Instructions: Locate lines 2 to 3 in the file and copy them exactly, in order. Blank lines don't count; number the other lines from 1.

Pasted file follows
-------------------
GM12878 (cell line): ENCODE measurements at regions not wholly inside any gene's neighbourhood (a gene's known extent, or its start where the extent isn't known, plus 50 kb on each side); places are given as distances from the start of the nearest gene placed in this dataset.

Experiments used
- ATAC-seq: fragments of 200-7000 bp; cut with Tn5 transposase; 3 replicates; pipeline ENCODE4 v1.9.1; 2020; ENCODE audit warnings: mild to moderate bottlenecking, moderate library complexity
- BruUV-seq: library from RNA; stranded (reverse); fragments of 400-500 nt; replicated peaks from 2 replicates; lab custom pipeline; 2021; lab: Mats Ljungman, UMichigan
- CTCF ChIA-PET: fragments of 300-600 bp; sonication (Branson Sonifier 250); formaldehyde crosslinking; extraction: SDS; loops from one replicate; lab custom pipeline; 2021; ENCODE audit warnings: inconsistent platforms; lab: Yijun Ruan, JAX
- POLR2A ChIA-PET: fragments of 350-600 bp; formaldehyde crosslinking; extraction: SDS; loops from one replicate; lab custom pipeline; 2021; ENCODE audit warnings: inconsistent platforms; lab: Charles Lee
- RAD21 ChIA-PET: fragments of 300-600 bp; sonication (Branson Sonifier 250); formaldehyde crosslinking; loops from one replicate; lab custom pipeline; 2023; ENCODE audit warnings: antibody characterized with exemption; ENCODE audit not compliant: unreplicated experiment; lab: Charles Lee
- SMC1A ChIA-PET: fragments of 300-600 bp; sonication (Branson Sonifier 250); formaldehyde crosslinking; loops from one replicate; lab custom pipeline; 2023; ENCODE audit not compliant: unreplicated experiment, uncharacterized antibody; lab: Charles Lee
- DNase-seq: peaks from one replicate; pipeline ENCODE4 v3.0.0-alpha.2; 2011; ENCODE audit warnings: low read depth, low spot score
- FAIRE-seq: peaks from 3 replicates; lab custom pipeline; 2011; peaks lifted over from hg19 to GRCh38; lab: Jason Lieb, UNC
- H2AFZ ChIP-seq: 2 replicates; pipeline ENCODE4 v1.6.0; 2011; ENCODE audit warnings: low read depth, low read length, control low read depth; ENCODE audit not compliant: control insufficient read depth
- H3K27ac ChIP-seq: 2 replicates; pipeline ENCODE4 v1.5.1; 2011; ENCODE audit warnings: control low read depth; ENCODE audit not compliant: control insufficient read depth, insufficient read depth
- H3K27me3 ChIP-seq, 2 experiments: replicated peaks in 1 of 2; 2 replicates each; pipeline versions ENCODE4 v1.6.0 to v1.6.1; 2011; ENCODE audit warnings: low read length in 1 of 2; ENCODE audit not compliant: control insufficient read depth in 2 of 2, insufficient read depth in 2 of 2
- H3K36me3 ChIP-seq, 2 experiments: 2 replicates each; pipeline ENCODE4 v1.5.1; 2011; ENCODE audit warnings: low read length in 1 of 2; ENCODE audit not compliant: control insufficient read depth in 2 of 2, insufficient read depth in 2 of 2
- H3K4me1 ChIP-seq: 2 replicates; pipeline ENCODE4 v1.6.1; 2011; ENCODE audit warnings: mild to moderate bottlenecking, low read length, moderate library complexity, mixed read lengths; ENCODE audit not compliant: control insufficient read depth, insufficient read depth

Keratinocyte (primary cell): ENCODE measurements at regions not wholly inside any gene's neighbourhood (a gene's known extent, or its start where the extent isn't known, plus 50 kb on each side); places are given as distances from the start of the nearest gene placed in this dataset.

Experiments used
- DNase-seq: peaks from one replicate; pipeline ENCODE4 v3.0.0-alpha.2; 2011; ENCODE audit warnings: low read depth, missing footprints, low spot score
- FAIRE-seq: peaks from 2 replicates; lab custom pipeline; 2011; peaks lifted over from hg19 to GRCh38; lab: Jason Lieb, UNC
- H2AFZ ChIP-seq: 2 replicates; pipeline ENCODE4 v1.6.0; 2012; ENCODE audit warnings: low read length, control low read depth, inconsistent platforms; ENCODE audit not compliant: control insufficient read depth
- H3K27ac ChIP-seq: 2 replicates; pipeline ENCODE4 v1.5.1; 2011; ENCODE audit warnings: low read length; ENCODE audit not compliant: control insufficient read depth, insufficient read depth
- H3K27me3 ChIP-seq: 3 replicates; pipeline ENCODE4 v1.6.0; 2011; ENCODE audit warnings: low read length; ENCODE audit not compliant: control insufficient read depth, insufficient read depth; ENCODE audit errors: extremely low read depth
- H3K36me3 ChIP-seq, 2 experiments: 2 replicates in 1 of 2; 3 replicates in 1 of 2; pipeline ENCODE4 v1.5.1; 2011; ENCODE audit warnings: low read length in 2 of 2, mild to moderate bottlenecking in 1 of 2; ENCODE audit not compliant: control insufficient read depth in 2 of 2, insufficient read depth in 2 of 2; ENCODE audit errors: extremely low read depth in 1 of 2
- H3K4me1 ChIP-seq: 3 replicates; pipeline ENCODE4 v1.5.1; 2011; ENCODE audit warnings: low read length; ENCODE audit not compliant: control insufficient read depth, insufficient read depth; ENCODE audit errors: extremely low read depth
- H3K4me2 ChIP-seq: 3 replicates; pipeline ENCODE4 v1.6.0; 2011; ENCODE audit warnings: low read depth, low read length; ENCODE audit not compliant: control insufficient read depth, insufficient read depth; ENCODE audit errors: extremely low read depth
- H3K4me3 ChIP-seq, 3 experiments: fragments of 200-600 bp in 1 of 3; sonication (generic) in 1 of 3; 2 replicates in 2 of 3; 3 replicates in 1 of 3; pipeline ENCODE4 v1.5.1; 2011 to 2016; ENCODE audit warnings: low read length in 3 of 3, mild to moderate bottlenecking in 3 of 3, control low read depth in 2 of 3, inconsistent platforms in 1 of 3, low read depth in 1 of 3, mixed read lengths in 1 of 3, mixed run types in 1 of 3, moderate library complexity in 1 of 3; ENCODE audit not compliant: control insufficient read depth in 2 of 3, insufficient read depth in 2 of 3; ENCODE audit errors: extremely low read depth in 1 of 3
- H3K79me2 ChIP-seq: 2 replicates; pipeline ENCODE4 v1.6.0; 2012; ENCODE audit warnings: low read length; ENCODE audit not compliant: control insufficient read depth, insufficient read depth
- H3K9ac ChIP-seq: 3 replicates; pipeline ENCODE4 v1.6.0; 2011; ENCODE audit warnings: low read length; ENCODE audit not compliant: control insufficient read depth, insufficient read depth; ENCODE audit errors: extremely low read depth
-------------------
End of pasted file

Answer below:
Experiments used
- ATAC-seq: fragments of 200-7000 bp; cut with Tn5 transposase; 3 replicates; pipeline ENCODE4 v1.9.1; 2020; ENCODE audit warnings: mild to moderate bottlenecking, moderate library complexity